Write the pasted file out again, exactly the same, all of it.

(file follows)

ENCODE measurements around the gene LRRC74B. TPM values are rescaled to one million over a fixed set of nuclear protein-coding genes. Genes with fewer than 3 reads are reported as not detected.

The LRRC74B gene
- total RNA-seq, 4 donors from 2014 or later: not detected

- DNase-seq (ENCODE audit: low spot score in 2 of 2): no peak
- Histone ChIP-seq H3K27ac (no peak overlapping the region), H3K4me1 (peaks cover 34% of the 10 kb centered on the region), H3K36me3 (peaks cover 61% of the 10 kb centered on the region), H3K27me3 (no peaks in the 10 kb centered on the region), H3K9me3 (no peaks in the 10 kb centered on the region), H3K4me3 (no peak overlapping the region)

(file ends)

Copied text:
ENCODE measurements around the gene LRRC74B. TPM values are rescaled to one million over a fixed set of nuclear protein-coding genes. Genes with fewer than 3 reads are reported as not detected.

The LRRC74B gene
- total RNA-seq, 4 donors from 2014 or later: not detected

- DNase-seq (ENCODE audit: low spot score in 2 of 2): no peak
- Histone ChIP-seq H3K27ac (no peak overlapping the region), H3K4me1 (peaks cover 34% of the 10 kb centered on the region), H3K36me3 (peaks cover 61% of the 10 kb centered on the region), H3K27me3 (no peaks in the 10 kb centered on the region), H3K9me3 (no peaks in the 10 kb centered on the region), H3K4me3 (no peak overlapping the region)